Civil War Command and Strategy Analysis

Archer Jones

Civil War Command and Strategy

(Critical Survey of Contemporary Fiction)

CIVIL WAR COMMAND AND STRATEGY is a work which will appeal to a variety of publics: students of military matters, devotees of the conflict, and general readers interested primarily in history or in the operations of large, complex organizations, whether they be Civil War armies or modern corporations. There is much to learn from this volume, and Jones presents his material in brisk, lucid chapters which both examine and explain the facts.

Those facts have continued to fascinate; indeed the most enduring questions of our national history revolve about the Civil War. Why was it fought? Why did the North win? Under the circumstances, could the South have won? To these questions, Archer Jones has added, and answered, another: What were the commanders, North and South, doing when they fought the war?

To a large degree they were trying to do the same things. Both presidents, Lincoln for the Union, and Jefferson Davis for the Confederacy, proved adroit and generally effective commanders in chief. Both were plagued by a variety of political concerns which sometimes interfered with or even undermined the conduct of the war, but both displayed a remarkable consistency of purpose. The interaction of political and military leadership was a fascinating aspect of our Civil War, and one which Jones handles relatively briefly, but well.

There was considerable uniformity as well in Union and Confederate military thinking, as generals of both armies recognized the inherent power of the defensive, and sought to force retreats by threatening lines of communication and supply. This could work because Civil War armies were highly dependent upon those lines of supply. After all, as Jones points out, most Civil War armies were larger than many American cities of the time; it was no wonder that war came down, in William T. Sherman’s blunt words, “to grub and mules.”

Grub and mules may seem hardly the stuff of heroic legends, but they formed an essential part of the Civil War. It’s Archer Jones achievement in this work to have placed such mundane realities, as well as strategy and tactics, in proper relation to the heroic legends, and so helped us understand more of the total picture.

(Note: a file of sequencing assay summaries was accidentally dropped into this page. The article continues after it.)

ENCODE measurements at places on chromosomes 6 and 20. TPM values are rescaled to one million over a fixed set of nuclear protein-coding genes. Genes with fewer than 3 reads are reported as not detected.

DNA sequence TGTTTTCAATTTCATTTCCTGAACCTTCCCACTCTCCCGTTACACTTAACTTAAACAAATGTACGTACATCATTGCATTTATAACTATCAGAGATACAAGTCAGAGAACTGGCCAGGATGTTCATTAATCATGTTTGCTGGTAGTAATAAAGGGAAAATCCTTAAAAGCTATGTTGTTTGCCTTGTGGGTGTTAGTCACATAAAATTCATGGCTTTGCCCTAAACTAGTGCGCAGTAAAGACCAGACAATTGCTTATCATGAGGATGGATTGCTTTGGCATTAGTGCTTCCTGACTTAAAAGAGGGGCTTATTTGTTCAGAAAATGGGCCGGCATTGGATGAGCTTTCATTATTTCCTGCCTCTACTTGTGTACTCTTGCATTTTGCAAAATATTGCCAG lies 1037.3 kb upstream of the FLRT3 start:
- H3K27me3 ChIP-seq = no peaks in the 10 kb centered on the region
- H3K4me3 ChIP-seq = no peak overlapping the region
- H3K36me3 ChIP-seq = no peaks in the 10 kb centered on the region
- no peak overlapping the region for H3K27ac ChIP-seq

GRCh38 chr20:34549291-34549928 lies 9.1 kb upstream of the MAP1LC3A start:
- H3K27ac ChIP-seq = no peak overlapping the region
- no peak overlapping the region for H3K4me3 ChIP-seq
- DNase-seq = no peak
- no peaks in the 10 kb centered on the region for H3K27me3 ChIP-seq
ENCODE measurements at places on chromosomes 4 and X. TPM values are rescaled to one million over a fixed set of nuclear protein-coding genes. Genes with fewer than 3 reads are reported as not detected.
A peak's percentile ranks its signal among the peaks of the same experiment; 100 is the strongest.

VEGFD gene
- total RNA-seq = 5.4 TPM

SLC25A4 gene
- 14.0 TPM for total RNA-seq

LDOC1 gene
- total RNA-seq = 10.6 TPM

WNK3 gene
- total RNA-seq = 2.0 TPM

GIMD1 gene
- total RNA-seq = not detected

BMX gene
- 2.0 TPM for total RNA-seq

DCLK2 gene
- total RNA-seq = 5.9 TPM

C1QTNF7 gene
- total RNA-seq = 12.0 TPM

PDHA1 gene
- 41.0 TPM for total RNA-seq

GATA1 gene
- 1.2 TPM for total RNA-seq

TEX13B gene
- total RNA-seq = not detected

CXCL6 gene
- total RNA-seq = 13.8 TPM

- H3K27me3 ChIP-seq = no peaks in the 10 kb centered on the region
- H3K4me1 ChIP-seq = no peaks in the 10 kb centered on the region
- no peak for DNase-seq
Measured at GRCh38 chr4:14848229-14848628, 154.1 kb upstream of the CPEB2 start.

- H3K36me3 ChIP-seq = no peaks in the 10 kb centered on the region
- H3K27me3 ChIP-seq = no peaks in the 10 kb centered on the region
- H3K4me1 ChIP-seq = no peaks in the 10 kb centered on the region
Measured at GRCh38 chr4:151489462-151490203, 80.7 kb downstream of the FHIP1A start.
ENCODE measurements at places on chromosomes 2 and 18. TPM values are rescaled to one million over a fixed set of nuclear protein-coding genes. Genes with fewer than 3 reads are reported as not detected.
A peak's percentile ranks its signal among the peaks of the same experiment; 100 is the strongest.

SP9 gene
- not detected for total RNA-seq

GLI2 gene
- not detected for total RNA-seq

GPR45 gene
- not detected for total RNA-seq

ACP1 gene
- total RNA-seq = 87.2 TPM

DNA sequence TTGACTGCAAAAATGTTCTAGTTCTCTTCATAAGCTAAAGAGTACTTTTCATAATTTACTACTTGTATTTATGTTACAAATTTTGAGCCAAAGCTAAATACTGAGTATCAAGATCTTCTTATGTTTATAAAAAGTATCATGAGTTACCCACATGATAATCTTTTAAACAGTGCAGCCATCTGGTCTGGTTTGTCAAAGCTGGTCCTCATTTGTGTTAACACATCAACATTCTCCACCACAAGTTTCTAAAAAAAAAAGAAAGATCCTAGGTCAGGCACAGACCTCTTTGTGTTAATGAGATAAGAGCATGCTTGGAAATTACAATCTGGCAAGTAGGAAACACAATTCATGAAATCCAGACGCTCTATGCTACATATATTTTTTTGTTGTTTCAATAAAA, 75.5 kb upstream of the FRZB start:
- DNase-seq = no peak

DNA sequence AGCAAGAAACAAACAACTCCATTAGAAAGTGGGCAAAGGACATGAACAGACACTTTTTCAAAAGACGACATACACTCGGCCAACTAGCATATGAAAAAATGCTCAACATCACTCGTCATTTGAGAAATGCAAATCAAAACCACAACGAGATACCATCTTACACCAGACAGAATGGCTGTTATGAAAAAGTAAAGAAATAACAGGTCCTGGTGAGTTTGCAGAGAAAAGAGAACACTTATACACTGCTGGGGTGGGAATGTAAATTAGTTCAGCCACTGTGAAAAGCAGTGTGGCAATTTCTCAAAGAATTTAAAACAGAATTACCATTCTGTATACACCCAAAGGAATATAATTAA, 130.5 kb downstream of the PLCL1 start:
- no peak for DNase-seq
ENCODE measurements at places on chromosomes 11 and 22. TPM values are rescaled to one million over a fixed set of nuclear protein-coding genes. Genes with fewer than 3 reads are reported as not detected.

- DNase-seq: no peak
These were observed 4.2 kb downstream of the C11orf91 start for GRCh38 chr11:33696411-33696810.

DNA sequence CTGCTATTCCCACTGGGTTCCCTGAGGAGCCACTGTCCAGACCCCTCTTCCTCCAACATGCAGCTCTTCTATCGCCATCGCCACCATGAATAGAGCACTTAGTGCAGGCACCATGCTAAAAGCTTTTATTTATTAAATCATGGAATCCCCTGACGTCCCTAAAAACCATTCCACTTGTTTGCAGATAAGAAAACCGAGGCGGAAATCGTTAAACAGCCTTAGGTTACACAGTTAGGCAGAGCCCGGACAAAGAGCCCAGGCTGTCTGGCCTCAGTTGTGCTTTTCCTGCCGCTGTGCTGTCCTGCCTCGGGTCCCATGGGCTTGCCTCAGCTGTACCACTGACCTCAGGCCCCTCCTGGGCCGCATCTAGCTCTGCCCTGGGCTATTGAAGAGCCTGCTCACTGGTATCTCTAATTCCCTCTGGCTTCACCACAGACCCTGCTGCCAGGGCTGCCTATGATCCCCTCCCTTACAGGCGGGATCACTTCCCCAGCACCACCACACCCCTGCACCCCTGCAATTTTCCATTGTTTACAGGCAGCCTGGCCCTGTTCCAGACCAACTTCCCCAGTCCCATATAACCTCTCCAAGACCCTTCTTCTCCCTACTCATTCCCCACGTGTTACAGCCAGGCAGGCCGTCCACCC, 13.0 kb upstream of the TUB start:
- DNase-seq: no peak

Sources for Further Study

Bookwatch. XIII, June, 1992, p. 2.

Kirkus Reviews. LX, February 15, 1992, p. 234.

Library Journal. CXVII, March 15, 1992, p. 100.

Civil War Command and Strategy

(Literary Masterpieces, Critical Compilation)

No sooner had the American Civil War ended in the exhausted spring of 1865 than the second Civil War began. When the soldiers laid down their arms, the historians took up their pens, seeking answers to questions that perplex us yet. Why had the South lost? Could it have won? Why had the North prevailed, and what did its victory mean? One central question sums it up: Why did the war end as it did?

Along with the American Revolution itself and the presidency of Franklin D. Roosevelt, which carried the United States through both the Great Depression and World War II, the American Civil War stands as one of the three defining events in American national history, one that the American people, northern and southern, black and white, continually use as a reference and as a benchmark to national identity and purpose. So much treasure, blood, and emotion went into this struggle that it has become a central motif, a national epic, and it remains intensely felt even by Americans only slightly interested or learned in history. Its incidental symbols and basic causes, such as the Confederate battle flag or the abolition of slavery, stir feelings that can be explained only by reference to the words of Abraham Lincoln. Somehow these are linked to the present through the “mystic chords of memory,” a memory that reverberates as strongly as ever.